Here's what I wrote on March 1, 2010 about the President's previous physical examination.


Based on standards set by the U.S. Preventive Services Task Force (USPSTF), the widely respected independent committee of primary care health professionals that for more than 25 years has rigorously reviewed the evidence for benefits of clinical preventive services, President Obama's recent physical examination contained at least 3 screening tests that were either unnecessary or of uncertain health benefit. These tests included:

A prostate-specific antigen (PSA) test for prostate cancer. In 2008, the USPSTF found insufficient evidence that this test reduced mortality from prostate cancer, and 2 subsequent long-term studies of PSA screening published in March 2009 reported no mortality benefit and a very small survival benefit limited to men ages 55 to 69 years, respectively. (President Obama is 48 years old.)

A coronary calcium scan for coronary heart disease. In 2009, the USPSTF found insufficient evidence that patients who test positive and receive treatment for coronary artery blockages have fewer heart attacks compared to similar patients who don't have the test.

CT colonography ("virtual colonoscopy") for colorectal cancer. Most guidelines, including the USPSTF's, recommend that colorectal cancer screening start at age 50 in persons without a family history. However, in 2008 the USPSTF found insufficient evidence that CT colonography was as effective as older, established tests such as fecal occult blood testing and optical colonoscopy, exposed patients to higher doses of radiation, and commonly leads to unforeseen consequences of incidental scan findings in other parts of the abdomen. Based largely on these concerns, in 2009 the Centers for Medicare and Medicaid Services declined to extend Medicare coverage to CT colonography.

A colleague of mine argued that the Leader of the Free World might be subject to different standards than you and me, given the psychological impact it would have on the nation and the world were President Obama to be suddenly felled by a heart attack or belatedly diagnosed with metastatic prostate or colorectal cancer. But this argument cuts both ways. What if his PSA test (reportedly a normal 0.70) had been slightly high, leading to a prostate biopsy that showed a low-grade cancer? Or if the coronary calcium scan had suggested a non-critical blockage in a coronary artery? Or if CT colonography had picked up a suspicious mass on a kidney that couldn't be distinguished from cancer? All of these results would have potentially been false positives, but would have required additional invasive diagnostic tests and treatments with important adverse effects.

The experience of the late President Reagan, who underwent surgery during his Presidency to remove an apparently malignant colon tumor, reminds us that even the perception of poor Presidential health can dramatically affect the psyche of the nation. So regardless of your political persuasion, we should probably be happy that President Obama's physicians gave him a "clean bill of health" this time around. At any rate, I hope that they counseled him to stop smoking and offered medications to help him quit - a preventive service that the USPSTF reaffirmed in 2009 with an unequivocal "A" recommendation.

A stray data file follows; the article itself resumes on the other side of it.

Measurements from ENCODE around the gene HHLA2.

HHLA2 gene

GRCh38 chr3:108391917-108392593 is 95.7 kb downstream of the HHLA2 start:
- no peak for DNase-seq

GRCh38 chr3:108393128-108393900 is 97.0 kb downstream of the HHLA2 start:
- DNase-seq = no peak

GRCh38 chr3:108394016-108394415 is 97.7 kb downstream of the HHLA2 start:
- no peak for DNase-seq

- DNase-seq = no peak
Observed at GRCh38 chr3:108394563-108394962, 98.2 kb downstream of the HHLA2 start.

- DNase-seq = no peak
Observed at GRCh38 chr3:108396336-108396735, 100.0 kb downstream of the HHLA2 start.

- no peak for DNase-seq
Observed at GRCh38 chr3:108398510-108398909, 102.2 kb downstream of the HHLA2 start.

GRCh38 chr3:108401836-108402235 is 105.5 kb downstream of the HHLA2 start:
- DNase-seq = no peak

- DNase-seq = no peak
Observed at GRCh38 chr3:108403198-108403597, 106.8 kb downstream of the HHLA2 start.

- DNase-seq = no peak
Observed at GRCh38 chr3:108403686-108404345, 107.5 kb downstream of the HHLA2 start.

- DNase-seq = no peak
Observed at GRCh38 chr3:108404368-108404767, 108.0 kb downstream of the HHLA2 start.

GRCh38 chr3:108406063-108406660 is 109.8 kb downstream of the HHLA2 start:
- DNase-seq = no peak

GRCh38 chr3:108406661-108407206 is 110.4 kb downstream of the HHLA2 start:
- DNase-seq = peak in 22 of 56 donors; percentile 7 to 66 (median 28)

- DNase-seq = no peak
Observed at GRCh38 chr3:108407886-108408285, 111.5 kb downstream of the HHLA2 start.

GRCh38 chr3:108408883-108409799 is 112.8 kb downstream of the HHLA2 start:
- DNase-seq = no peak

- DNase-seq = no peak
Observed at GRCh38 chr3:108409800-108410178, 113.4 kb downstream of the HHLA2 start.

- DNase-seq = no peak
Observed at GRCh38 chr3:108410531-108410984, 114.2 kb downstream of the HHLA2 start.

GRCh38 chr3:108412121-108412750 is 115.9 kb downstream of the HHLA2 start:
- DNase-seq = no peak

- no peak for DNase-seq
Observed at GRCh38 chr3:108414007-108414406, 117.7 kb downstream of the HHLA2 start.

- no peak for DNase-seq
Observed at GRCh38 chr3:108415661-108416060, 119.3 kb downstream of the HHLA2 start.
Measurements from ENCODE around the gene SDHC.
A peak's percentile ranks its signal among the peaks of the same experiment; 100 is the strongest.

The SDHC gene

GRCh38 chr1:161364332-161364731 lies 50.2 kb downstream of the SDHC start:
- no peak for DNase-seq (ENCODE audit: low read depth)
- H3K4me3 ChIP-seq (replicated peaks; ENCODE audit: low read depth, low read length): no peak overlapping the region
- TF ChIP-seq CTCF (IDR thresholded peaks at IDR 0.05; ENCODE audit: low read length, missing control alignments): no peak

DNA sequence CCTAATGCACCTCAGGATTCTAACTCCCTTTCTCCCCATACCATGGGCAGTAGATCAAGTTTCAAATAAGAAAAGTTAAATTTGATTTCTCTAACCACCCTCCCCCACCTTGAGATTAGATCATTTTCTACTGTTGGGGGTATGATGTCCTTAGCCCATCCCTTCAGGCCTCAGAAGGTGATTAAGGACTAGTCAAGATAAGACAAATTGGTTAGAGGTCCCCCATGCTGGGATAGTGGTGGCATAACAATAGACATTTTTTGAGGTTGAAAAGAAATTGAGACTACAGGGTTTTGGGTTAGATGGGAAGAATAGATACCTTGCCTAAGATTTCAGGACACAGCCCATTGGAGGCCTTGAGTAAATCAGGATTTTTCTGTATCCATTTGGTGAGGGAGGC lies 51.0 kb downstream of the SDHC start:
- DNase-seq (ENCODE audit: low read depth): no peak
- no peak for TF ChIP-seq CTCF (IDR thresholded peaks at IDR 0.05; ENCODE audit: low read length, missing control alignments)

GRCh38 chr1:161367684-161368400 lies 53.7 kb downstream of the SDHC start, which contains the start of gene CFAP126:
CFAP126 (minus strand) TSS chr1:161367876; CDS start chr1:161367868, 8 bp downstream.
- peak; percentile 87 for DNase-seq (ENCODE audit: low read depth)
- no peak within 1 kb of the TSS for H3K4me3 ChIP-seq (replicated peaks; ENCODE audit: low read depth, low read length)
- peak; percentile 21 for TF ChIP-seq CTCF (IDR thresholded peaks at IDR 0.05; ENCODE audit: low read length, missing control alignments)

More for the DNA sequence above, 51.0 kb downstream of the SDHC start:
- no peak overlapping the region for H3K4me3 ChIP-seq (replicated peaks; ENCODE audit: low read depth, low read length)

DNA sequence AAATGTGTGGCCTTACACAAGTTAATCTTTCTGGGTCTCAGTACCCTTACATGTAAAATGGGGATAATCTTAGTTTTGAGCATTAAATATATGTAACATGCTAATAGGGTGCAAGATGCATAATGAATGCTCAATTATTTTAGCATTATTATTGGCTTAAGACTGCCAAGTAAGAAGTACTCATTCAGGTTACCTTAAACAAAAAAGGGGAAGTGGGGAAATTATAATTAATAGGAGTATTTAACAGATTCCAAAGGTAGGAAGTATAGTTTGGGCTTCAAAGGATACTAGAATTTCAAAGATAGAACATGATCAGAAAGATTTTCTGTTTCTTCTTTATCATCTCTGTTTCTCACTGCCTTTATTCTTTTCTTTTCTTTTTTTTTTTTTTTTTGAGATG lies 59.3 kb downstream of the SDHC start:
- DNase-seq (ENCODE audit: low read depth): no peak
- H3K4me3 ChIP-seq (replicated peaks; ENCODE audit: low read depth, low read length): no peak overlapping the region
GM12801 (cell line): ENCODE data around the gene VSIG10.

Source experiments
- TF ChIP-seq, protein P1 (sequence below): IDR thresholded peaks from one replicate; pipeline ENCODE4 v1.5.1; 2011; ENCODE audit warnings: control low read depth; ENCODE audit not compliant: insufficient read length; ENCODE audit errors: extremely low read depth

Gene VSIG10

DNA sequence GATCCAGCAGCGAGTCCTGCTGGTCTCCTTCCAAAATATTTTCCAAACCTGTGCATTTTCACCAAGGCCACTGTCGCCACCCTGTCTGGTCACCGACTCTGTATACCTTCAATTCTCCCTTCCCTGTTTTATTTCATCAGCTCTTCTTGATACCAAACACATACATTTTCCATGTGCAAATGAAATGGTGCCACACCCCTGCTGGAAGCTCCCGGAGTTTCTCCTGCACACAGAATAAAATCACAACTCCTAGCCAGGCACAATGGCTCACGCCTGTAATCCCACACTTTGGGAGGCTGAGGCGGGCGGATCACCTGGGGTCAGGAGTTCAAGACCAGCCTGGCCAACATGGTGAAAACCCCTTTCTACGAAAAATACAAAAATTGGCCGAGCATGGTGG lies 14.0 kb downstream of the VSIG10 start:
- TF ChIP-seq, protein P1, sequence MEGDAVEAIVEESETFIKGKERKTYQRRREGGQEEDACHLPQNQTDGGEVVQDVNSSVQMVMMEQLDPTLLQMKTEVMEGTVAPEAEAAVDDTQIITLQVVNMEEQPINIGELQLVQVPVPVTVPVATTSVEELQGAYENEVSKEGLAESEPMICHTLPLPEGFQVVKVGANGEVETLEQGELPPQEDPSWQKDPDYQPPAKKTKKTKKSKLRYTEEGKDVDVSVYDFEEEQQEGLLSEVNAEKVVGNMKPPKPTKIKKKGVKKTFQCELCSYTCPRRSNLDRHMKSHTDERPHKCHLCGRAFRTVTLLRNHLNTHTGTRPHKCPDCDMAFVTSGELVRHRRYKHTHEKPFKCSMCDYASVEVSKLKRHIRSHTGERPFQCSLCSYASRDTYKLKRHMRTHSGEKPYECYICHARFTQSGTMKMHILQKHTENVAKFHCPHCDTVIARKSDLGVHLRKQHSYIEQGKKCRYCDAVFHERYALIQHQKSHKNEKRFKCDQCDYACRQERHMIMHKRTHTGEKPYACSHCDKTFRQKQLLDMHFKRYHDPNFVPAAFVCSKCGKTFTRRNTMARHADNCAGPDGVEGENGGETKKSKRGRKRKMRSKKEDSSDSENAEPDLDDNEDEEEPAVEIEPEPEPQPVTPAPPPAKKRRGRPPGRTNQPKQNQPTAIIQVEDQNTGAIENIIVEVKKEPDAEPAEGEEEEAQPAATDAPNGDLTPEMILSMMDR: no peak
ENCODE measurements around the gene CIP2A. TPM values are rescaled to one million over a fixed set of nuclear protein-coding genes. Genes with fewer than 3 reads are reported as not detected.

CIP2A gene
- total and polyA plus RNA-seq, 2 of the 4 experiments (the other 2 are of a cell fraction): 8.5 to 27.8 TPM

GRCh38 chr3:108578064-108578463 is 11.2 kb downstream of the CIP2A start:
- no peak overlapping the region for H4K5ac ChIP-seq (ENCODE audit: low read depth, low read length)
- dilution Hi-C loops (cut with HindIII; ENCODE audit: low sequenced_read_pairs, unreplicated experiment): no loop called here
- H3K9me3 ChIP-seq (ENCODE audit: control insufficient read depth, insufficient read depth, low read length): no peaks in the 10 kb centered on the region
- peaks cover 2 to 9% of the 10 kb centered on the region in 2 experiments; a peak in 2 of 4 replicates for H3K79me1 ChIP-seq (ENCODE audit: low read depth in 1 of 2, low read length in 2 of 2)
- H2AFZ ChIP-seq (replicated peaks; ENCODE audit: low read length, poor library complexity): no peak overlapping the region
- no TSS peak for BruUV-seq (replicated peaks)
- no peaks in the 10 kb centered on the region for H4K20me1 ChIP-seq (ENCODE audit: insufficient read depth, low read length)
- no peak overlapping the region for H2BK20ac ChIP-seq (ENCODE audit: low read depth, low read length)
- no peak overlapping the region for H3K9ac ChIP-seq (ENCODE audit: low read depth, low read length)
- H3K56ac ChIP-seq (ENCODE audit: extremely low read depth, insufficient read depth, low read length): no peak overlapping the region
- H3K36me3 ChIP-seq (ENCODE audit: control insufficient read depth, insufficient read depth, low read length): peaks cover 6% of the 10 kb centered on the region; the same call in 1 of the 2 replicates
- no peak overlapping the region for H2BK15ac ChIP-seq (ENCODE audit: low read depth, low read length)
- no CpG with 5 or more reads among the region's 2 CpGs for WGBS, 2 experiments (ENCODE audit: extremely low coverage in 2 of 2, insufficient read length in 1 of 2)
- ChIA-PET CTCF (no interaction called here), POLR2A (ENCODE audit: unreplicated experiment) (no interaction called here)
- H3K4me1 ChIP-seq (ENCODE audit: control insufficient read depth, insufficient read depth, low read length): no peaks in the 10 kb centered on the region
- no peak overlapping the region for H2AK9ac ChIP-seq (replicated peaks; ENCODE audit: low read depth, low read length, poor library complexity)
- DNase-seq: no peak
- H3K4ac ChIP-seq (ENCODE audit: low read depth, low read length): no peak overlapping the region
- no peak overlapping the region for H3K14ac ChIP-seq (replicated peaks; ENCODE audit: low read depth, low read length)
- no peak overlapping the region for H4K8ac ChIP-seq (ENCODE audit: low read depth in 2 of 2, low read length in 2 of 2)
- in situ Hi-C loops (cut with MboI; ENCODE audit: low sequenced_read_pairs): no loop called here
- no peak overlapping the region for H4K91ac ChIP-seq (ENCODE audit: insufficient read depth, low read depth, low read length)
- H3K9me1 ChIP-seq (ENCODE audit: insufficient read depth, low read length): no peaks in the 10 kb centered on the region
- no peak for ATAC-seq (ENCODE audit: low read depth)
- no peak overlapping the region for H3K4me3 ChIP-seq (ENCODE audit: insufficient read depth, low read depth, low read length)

Tuesday, November 1, 2011

In praise of individual health mandates

Last month, my family was involved in a scary traffic accident en route to the Family Medicine Education Consortium's North East Region meeting. I was in the left-hand eastbound lane of the Massachusetts Turnpike when a westbound tractor trailer collided with a truck, causing the truck to cross over the grass median a few cars ahead of us. I hit the brakes and swerved to avoid the truck, but its momentum carried it forward into the left side of our car. Strapped into child safety seats in the back, both of my children were struck by shards of window glass. My five year-old son, who had been sitting behind me, eventually required twelve stitches to close a scalp laceration. Miraculously, none of the occupants of the other six damaged vehicles, including the truck driver, sustained any injuries.

Family physicians like me, and physicians in general, like to believe that the interventions we provide patients make a big difference in their eventual health outcomes. In a few cases, they do. But for most people, events largely outside of the scope of medical practice determine one's quality and length of life, and public health legislation is more likely to save lives than the advice of well-meaning health professionals. My colleagues can counsel parents about car seat safety until they're blue in the face, but state laws requiring that young children be belted into car safety seats are what made the difference for my son between a scalp laceration and a life-threatening injury.

The often-derided individual health insurance mandate that is a prominent feature of the 2005 Massachusetts law and the 2010 national health reform law is often compared by supporters to car insurance. If governments can require drivers to be financially responsible for their cars, the argument goes, why can't they require people to be financially responsible for their health-related expenses? The hole in this argument, of course, is that people aren't required to own cars the way that they "own" their bodies. But even the millions of children too young to drive and adults who choose not to are required to use seat belts or safety seats whenever they are passengers.

That, to me, seems to be the more apt comparison. As insurance against unexpected accidents and injuries, laws requiring seat belts and child safety seats are, essentially, individual health mandates. And constitutional challenges aside, it's well past time that all Americans buckled up.